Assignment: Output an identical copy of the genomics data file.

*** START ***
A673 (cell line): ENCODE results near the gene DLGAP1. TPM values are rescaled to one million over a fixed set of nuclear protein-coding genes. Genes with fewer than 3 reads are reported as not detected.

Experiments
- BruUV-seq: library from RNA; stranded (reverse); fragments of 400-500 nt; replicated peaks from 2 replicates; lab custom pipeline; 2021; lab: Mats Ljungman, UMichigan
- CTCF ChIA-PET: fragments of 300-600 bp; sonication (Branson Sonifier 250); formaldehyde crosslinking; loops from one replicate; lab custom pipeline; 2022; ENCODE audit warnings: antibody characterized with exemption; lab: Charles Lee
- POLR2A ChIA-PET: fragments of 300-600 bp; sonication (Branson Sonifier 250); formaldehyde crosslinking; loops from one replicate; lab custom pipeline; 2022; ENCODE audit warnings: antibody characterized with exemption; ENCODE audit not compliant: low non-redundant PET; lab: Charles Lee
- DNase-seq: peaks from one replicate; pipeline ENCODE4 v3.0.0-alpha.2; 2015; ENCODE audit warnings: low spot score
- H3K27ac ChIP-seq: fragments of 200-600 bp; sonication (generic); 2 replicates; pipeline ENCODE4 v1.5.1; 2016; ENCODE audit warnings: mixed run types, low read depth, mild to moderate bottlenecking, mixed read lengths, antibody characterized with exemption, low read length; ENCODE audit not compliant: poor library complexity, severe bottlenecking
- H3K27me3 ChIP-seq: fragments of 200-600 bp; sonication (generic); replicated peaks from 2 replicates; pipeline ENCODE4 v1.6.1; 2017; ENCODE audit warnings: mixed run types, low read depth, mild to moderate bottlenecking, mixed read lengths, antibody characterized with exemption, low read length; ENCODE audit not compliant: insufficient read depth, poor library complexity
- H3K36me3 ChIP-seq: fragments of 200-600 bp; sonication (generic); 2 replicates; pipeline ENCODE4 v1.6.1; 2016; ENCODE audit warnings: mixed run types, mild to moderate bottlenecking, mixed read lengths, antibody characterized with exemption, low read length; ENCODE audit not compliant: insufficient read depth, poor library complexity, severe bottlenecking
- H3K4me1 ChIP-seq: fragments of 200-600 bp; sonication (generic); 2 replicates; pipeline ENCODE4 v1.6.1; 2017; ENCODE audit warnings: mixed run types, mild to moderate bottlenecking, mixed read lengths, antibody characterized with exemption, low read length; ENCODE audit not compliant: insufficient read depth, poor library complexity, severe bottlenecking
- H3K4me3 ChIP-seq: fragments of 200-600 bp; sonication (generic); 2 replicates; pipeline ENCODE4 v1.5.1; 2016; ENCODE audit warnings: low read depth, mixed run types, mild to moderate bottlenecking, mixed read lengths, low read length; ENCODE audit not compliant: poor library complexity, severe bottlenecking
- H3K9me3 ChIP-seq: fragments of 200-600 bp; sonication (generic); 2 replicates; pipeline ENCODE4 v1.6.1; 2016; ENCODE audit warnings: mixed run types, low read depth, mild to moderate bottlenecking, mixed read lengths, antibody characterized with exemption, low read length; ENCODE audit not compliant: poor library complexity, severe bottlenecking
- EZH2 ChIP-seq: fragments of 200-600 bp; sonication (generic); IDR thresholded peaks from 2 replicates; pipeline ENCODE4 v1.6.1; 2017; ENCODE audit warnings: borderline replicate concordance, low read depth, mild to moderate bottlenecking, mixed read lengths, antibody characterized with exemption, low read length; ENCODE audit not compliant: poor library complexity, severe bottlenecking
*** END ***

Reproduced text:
A673 (cell line): ENCODE results near the gene DLGAP1. TPM values are rescaled to one million over a fixed set of nuclear protein-coding genes. Genes with fewer than 3 reads are reported as not detected.

Experiments
- BruUV-seq: library from RNA; stranded (reverse); fragments of 400-500 nt; replicated peaks from 2 replicates; lab custom pipeline; 2021; lab: Mats Ljungman, UMichigan
- CTCF ChIA-PET: fragments of 300-600 bp; sonication (Branson Sonifier 250); formaldehyde crosslinking; loops from one replicate; lab custom pipeline; 2022; ENCODE audit warnings: antibody characterized with exemption; lab: Charles Lee
- POLR2A ChIA-PET: fragments of 300-600 bp; sonication (Branson Sonifier 250); formaldehyde crosslinking; loops from one replicate; lab custom pipeline; 2022; ENCODE audit warnings: antibody characterized with exemption; ENCODE audit not compliant: low non-redundant PET; lab: Charles Lee
- DNase-seq: peaks from one replicate; pipeline ENCODE4 v3.0.0-alpha.2; 2015; ENCODE audit warnings: low spot score
- H3K27ac ChIP-seq: fragments of 200-600 bp; sonication (generic); 2 replicates; pipeline ENCODE4 v1.5.1; 2016; ENCODE audit warnings: mixed run types, low read depth, mild to moderate bottlenecking, mixed read lengths, antibody characterized with exemption, low read length; ENCODE audit not compliant: poor library complexity, severe bottlenecking
- H3K27me3 ChIP-seq: fragments of 200-600 bp; sonication (generic); replicated peaks from 2 replicates; pipeline ENCODE4 v1.6.1; 2017; ENCODE audit warnings: mixed run types, low read depth, mild to moderate bottlenecking, mixed read lengths, antibody characterized with exemption, low read length; ENCODE audit not compliant: insufficient read depth, poor library complexity
- H3K36me3 ChIP-seq: fragments of 200-600 bp; sonication (generic); 2 replicates; pipeline ENCODE4 v1.6.1; 2016; ENCODE audit warnings: mixed run types, mild to moderate bottlenecking, mixed read lengths, antibody characterized with exemption, low read length; ENCODE audit not compliant: insufficient read depth, poor library complexity, severe bottlenecking
- H3K4me1 ChIP-seq: fragments of 200-600 bp; sonication (generic); 2 replicates; pipeline ENCODE4 v1.6.1; 2017; ENCODE audit warnings: mixed run types, mild to moderate bottlenecking, mixed read lengths, antibody characterized with exemption, low read length; ENCODE audit not compliant: insufficient read depth, poor library complexity, severe bottlenecking
- H3K4me3 ChIP-seq: fragments of 200-600 bp; sonication (generic); 2 replicates; pipeline ENCODE4 v1.5.1; 2016; ENCODE audit warnings: low read depth, mixed run types, mild to moderate bottlenecking, mixed read lengths, low read length; ENCODE audit not compliant: poor library complexity, severe bottlenecking
- H3K9me3 ChIP-seq: fragments of 200-600 bp; sonication (generic); 2 replicates; pipeline ENCODE4 v1.6.1; 2016; ENCODE audit warnings: mixed run types, low read depth, mild to moderate bottlenecking, mixed read lengths, antibody characterized with exemption, low read length; ENCODE audit not compliant: poor library complexity, severe bottlenecking
- EZH2 ChIP-seq: fragments of 200-600 bp; sonication (generic); IDR thresholded peaks from 2 replicates; pipeline ENCODE4 v1.6.1; 2017; ENCODE audit warnings: borderline replicate concordance, low read depth, mild to moderate bottlenecking, mixed read lengths, antibody characterized with exemption, low read length; ENCODE audit not compliant: poor library complexity, severe bottlenecking